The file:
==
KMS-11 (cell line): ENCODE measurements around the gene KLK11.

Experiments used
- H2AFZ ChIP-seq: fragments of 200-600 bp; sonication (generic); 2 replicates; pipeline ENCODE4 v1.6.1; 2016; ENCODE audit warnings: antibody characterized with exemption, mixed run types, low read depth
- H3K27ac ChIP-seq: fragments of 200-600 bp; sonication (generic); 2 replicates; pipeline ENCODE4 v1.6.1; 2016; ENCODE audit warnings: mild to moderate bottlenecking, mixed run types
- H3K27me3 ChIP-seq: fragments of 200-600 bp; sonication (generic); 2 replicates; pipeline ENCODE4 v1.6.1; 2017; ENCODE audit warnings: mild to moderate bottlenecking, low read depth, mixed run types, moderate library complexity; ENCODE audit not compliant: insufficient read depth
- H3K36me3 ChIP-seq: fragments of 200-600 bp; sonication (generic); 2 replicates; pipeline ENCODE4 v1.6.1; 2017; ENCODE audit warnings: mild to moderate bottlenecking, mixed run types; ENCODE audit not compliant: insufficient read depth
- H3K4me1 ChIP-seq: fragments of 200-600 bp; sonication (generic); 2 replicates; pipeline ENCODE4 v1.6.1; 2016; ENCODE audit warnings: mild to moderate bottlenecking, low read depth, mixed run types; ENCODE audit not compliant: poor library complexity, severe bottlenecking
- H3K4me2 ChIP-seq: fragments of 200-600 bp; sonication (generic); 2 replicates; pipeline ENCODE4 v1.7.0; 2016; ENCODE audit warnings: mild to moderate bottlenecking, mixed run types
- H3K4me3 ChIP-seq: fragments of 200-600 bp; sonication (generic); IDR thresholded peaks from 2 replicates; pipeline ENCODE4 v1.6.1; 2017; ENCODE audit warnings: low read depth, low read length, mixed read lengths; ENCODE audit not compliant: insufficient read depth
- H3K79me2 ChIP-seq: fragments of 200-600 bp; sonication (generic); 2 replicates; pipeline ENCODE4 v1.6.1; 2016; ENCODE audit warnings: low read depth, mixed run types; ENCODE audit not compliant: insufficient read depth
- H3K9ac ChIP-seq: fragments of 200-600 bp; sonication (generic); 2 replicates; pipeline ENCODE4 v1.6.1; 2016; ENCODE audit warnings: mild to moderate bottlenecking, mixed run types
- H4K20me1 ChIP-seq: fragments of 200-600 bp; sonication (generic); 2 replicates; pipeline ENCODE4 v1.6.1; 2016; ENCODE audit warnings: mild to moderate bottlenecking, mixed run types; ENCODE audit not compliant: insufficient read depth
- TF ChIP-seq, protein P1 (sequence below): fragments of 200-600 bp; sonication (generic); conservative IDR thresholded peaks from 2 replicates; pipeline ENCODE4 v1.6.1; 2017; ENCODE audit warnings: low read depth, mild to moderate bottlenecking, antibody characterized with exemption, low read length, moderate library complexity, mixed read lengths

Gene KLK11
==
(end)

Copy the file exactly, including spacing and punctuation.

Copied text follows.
KMS-11 (cell line): ENCODE measurements around the gene KLK11.

Experiments used
- H2AFZ ChIP-seq: fragments of 200-600 bp; sonication (generic); 2 replicates; pipeline ENCODE4 v1.6.1; 2016; ENCODE audit warnings: antibody characterized with exemption, mixed run types, low read depth
- H3K27ac ChIP-seq: fragments of 200-600 bp; sonication (generic); 2 replicates; pipeline ENCODE4 v1.6.1; 2016; ENCODE audit warnings: mild to moderate bottlenecking, mixed run types
- H3K27me3 ChIP-seq: fragments of 200-600 bp; sonication (generic); 2 replicates; pipeline ENCODE4 v1.6.1; 2017; ENCODE audit warnings: mild to moderate bottlenecking, low read depth, mixed run types, moderate library complexity; ENCODE audit not compliant: insufficient read depth
- H3K36me3 ChIP-seq: fragments of 200-600 bp; sonication (generic); 2 replicates; pipeline ENCODE4 v1.6.1; 2017; ENCODE audit warnings: mild to moderate bottlenecking, mixed run types; ENCODE audit not compliant: insufficient read depth
- H3K4me1 ChIP-seq: fragments of 200-600 bp; sonication (generic); 2 replicates; pipeline ENCODE4 v1.6.1; 2016; ENCODE audit warnings: mild to moderate bottlenecking, low read depth, mixed run types; ENCODE audit not compliant: poor library complexity, severe bottlenecking
- H3K4me2 ChIP-seq: fragments of 200-600 bp; sonication (generic); 2 replicates; pipeline ENCODE4 v1.7.0; 2016; ENCODE audit warnings: mild to moderate bottlenecking, mixed run types
- H3K4me3 ChIP-seq: fragments of 200-600 bp; sonication (generic); IDR thresholded peaks from 2 replicates; pipeline ENCODE4 v1.6.1; 2017; ENCODE audit warnings: low read depth, low read length, mixed read lengths; ENCODE audit not compliant: insufficient read depth
- H3K79me2 ChIP-seq: fragments of 200-600 bp; sonication (generic); 2 replicates; pipeline ENCODE4 v1.6.1; 2016; ENCODE audit warnings: low read depth, mixed run types; ENCODE audit not compliant: insufficient read depth
- H3K9ac ChIP-seq: fragments of 200-600 bp; sonication (generic); 2 replicates; pipeline ENCODE4 v1.6.1; 2016; ENCODE audit warnings: mild to moderate bottlenecking, mixed run types
- H4K20me1 ChIP-seq: fragments of 200-600 bp; sonication (generic); 2 replicates; pipeline ENCODE4 v1.6.1; 2016; ENCODE audit warnings: mild to moderate bottlenecking, mixed run types; ENCODE audit not compliant: insufficient read depth
- TF ChIP-seq, protein P1 (sequence below): fragments of 200-600 bp; sonication (generic); conservative IDR thresholded peaks from 2 replicates; pipeline ENCODE4 v1.6.1; 2017; ENCODE audit warnings: low read depth, mild to moderate bottlenecking, antibody characterized with exemption, low read length, moderate library complexity, mixed read lengths

Gene KLK11